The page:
A new sheath for Emma’s knife

It is a very cold spring we experiencing. Today it has only been 1 degree C, with snow showers. There are not many summer migrant birds that have arrived, though just now we do have a lot of Brambling (Fringilla montifringilla) in the garden.

brambling sweden lapland

I am still not working a currently await a date for an operation on my hernia. While at home I decided to make a new sheath for a knife I made for Emma a while back.

20140424_142239

Emma designed the sheath herself and helped make it.

20140424_142226 (Large)

20140424_142213 (Large)

This and that

Last weekend I made a hard leather case for my EKA Super Swede folding knife.

super swede case-1 (Small)

I had three small scrap pieces of leather that I use to make knife sheaths and had to sew them together to make enough leather.  It was dark when I made this so the stitching isn’t so good quality.

super swede case-2 (Small)

I have bought another car and I hoping this one will be problem free (for a while at least).  Its a Subaru Legacy, 4 wheel drive.

subaru legacy

and finally a couple of pictures of a Siberian Jay that I took today.

siberian jay-1 (Small)

siberian jay-2 (Small)

Bushcraftage – Tools

Kids run around, kids make noise, kids do not pay attention – right? Not when it comes to using tools on one of our bushcraft courses.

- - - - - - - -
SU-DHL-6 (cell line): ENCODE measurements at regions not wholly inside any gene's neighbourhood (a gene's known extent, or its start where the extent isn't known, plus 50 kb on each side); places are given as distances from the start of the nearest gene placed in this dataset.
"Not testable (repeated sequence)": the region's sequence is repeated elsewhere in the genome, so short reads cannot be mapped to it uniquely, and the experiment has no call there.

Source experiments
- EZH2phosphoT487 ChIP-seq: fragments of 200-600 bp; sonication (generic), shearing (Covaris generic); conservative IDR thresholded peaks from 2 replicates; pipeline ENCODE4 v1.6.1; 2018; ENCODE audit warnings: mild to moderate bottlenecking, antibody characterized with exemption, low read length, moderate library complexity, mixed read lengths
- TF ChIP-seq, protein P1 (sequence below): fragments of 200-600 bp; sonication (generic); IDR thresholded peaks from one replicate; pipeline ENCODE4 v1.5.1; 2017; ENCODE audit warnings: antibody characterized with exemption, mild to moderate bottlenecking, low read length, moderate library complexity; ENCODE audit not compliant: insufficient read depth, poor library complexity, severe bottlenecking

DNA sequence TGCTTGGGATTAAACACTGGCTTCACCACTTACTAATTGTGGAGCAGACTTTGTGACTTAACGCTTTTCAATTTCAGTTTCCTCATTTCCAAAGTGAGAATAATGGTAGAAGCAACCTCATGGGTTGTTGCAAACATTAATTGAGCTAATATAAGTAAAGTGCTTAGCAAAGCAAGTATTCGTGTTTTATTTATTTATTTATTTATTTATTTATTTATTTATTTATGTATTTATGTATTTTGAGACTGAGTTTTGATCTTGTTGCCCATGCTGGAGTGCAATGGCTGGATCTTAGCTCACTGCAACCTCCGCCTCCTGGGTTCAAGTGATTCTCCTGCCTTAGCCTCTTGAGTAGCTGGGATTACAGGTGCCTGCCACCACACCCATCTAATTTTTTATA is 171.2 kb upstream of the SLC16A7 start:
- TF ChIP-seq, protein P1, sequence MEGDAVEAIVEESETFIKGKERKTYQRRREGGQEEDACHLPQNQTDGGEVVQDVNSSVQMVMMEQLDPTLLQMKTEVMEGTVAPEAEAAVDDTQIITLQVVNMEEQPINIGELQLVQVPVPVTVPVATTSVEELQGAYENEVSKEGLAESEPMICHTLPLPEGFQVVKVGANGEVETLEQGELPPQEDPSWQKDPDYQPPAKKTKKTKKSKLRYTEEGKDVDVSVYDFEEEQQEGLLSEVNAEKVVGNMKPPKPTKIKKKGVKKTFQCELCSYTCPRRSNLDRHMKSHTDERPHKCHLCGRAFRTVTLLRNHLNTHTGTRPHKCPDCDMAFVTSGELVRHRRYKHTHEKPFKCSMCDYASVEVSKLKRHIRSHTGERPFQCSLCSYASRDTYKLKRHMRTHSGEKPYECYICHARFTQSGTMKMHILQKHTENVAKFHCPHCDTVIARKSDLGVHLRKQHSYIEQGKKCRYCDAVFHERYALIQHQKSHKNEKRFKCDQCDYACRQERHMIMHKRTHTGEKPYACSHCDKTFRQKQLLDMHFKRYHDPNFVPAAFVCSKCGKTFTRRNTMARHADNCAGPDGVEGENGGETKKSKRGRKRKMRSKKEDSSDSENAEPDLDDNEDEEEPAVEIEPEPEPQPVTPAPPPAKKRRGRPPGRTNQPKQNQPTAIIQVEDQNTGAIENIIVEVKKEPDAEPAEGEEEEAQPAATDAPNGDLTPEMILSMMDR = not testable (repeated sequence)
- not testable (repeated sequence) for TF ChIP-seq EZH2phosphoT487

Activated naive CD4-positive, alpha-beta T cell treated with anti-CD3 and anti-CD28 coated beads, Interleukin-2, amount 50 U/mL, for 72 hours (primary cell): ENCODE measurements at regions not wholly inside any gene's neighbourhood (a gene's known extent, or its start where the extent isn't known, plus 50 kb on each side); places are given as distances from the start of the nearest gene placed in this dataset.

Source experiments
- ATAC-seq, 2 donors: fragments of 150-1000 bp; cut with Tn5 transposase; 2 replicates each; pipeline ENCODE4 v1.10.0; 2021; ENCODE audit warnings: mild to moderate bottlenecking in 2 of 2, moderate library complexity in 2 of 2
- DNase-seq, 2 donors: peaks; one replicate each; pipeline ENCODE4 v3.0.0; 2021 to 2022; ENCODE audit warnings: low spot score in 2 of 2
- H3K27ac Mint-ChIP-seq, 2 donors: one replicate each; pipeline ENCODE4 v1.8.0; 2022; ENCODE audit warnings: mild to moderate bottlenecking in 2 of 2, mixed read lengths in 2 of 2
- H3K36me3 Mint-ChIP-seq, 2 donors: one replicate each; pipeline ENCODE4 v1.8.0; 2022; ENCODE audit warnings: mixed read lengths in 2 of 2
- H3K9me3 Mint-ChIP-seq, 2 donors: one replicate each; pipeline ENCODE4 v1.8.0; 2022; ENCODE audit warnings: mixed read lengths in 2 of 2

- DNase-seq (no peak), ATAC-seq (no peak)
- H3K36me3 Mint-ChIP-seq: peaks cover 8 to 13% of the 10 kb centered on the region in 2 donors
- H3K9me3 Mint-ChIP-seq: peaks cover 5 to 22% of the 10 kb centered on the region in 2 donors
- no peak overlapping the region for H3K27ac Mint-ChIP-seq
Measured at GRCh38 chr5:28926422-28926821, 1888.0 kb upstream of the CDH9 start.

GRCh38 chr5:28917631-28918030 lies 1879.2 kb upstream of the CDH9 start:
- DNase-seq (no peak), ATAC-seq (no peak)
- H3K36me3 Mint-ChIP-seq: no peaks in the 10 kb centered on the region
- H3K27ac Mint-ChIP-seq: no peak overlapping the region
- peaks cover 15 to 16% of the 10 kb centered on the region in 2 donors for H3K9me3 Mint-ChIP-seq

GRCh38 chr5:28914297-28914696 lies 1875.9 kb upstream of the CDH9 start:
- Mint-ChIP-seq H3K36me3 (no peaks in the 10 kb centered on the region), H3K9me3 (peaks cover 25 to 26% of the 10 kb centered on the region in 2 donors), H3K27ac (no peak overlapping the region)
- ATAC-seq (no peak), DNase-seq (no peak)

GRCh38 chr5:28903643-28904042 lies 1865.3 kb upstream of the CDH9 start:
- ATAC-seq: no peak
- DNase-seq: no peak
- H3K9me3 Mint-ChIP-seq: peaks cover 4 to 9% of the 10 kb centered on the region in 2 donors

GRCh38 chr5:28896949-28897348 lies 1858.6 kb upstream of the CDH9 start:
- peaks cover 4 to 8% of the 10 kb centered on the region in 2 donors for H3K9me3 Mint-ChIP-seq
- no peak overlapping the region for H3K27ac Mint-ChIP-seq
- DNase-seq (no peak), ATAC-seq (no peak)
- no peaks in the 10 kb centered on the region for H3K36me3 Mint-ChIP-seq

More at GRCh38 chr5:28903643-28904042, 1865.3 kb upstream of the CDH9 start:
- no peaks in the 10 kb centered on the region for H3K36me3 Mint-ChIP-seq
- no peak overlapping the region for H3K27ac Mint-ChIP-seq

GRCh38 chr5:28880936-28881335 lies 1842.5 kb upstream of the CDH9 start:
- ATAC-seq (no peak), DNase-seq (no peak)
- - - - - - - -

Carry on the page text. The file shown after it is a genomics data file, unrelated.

I find that many of our cadets get so excited on some activities it is hard to get their attention to show them how to move on in the activity, but when using a tool (particularly knives and saws) this is almost never the case.

Many cadets like to come on a course as they know they may be given the chance to carve something. They know from the start that if they pay attention they will get to use them, but if they do not pay close attention they will not get that chance – they will get a bit of time out instead.

IMG_1340_zps063f9ecc

Paying attention

Before starting any classes on using tools we always talk about the law here in the UK. A good article on this can be found over on the bushcraft forum BCUK. I have put a link to this at the end of the article.

I also cover First Aid at the beginning, pointing out where on the body cuts commonly occur and what to do if someone cuts themselves. Also the importance of getting into the habit of always carrying a First Aid kit if you are using tools such as knives, saws and axes.

We will discuss the ‘Blood Bubble’: the area around you that if you stretched your arm out while holding a knife you would puncture someone.